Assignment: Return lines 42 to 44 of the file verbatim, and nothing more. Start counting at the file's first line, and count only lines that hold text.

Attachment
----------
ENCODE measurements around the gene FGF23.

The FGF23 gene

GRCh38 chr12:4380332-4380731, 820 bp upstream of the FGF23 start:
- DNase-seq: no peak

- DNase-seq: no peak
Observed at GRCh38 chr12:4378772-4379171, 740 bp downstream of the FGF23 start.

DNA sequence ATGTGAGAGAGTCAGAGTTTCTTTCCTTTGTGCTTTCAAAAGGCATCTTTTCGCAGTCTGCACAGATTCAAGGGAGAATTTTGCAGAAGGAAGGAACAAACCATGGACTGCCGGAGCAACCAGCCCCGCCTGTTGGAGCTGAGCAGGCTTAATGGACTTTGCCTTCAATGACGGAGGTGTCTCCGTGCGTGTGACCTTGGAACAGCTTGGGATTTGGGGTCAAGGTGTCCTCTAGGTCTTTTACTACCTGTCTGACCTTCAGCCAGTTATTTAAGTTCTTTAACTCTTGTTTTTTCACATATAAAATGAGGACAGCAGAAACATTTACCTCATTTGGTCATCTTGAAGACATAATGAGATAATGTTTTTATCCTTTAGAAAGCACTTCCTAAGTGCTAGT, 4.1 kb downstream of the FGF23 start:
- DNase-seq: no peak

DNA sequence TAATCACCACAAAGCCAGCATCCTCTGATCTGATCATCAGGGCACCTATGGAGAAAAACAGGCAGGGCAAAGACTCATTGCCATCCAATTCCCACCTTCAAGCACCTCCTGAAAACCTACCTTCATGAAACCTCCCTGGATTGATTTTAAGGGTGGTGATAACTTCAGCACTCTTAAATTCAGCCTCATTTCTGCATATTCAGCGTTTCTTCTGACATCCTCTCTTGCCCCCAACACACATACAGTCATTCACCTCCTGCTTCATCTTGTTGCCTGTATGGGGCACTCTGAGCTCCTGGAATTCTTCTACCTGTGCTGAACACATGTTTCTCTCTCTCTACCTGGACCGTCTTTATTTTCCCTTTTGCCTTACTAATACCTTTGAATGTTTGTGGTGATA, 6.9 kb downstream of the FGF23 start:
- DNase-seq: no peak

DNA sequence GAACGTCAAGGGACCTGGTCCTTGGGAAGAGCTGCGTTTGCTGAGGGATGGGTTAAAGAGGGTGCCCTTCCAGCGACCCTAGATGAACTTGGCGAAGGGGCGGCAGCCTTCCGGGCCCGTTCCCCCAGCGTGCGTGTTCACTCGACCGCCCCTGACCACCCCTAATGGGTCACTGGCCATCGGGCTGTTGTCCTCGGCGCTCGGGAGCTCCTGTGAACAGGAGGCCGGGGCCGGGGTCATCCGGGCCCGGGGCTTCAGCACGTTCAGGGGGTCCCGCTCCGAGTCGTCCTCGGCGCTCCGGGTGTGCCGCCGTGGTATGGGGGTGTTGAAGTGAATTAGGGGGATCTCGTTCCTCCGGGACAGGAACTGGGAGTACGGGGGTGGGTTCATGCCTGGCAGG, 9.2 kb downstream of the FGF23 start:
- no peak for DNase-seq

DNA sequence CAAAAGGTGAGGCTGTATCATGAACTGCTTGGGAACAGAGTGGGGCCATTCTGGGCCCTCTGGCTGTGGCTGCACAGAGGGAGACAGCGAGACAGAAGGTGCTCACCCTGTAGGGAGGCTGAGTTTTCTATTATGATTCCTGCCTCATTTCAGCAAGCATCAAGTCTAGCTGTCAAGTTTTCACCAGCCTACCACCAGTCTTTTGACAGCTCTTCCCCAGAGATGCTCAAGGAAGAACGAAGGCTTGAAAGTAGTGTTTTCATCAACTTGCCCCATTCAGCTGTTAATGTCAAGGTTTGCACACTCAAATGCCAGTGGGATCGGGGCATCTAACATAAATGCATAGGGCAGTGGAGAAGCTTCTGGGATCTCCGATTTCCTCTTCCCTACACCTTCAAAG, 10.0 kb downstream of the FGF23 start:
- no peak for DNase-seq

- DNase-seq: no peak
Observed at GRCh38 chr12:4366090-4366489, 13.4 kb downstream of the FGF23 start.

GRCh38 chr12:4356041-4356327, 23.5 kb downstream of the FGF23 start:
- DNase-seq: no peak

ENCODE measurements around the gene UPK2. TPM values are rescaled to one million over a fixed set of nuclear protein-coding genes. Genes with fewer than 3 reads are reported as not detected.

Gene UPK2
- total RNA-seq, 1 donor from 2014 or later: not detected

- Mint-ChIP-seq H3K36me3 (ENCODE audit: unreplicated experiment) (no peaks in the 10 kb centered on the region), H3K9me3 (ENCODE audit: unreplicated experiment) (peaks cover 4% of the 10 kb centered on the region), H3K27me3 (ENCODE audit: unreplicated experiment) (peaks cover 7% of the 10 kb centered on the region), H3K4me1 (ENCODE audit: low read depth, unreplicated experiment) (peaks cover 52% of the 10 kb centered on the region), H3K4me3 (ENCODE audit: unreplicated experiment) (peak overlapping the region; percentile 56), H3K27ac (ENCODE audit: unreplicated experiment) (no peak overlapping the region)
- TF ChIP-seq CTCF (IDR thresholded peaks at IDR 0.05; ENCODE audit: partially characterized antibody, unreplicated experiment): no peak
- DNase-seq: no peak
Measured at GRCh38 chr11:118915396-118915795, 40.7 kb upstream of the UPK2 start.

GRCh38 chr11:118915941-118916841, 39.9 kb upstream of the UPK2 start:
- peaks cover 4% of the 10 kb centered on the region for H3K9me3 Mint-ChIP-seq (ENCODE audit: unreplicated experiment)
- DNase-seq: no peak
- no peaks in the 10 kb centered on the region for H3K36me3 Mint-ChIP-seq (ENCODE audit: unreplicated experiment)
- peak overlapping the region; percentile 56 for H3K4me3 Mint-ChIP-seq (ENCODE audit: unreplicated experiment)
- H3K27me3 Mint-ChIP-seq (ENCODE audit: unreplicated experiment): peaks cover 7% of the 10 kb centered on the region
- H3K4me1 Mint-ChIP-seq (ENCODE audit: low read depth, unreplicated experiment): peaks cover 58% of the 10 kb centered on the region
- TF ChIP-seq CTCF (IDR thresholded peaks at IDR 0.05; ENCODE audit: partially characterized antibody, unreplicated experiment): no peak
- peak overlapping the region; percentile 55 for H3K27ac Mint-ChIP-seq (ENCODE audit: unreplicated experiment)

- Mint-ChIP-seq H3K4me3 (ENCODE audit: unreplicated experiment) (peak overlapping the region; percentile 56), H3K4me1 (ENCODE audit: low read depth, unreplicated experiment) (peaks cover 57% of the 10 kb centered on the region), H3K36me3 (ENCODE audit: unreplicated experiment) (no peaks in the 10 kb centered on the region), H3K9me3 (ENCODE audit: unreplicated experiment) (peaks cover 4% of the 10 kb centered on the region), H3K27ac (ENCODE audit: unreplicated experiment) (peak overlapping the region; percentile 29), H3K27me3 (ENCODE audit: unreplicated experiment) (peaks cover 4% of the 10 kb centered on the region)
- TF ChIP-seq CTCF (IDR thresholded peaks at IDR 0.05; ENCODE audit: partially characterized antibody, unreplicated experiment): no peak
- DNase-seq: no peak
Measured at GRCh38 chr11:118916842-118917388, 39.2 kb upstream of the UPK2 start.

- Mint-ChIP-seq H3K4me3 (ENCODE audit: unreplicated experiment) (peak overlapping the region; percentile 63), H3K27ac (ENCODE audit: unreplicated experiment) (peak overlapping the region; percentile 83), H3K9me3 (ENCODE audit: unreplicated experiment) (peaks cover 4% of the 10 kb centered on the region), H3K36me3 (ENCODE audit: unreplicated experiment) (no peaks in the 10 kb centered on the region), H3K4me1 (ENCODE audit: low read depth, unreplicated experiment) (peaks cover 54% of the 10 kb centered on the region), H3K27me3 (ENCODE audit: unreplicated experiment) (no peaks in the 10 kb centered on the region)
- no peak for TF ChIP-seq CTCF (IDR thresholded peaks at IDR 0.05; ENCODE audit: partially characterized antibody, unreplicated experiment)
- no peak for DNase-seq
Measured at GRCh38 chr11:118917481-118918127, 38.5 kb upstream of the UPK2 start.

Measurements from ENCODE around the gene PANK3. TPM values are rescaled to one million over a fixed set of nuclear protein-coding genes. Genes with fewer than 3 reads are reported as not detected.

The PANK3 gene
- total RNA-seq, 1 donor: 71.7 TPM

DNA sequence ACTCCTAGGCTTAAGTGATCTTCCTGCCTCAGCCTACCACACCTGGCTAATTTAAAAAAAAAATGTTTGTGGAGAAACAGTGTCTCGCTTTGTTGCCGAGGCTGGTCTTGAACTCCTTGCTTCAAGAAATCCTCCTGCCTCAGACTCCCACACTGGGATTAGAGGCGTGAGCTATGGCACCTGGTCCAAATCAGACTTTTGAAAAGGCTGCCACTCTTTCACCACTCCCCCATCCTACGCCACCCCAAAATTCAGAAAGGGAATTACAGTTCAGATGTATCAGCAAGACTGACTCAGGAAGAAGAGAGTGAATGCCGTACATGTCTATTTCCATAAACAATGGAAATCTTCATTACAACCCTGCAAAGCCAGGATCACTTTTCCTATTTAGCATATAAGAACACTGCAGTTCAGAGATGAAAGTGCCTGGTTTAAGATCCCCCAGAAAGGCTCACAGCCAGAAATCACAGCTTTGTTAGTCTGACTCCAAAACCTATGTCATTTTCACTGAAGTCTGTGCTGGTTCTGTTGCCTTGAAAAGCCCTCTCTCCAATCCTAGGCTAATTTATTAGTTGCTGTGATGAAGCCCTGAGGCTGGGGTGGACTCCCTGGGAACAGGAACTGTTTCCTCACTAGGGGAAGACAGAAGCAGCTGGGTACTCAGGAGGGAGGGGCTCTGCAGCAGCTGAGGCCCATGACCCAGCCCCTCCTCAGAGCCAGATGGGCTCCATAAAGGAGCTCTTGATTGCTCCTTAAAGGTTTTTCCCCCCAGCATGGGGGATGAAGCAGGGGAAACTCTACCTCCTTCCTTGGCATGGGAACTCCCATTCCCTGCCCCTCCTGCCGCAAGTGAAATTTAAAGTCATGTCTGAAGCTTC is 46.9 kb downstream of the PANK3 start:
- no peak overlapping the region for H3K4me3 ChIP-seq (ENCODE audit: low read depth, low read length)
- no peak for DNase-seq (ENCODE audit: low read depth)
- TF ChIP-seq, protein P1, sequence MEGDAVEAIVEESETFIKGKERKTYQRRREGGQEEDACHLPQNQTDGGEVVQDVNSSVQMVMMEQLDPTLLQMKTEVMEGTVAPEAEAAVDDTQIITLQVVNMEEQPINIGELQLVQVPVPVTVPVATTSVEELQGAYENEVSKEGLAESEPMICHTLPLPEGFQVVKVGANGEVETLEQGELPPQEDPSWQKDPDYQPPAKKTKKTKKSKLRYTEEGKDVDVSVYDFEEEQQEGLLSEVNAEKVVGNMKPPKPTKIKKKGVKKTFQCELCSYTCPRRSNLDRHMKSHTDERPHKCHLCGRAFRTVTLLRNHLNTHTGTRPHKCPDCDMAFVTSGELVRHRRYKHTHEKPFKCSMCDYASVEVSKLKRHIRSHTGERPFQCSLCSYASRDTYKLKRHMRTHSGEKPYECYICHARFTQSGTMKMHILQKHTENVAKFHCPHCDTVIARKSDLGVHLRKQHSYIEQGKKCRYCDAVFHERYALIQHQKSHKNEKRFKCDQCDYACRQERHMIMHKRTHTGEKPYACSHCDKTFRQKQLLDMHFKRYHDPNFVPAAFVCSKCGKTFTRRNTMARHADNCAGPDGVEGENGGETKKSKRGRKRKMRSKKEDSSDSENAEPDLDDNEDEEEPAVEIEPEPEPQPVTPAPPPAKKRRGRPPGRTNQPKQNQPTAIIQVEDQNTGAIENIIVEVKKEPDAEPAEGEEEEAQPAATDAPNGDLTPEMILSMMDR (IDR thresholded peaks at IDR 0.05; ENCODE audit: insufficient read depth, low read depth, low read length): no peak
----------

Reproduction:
Measured at GRCh38 chr11:118917481-118918127, 38.5 kb upstream of the UPK2 start.

Measurements from ENCODE around the gene PANK3. TPM values are rescaled to one million over a fixed set of nuclear protein-coding genes. Genes with fewer than 3 reads are reported as not detected.

The PANK3 gene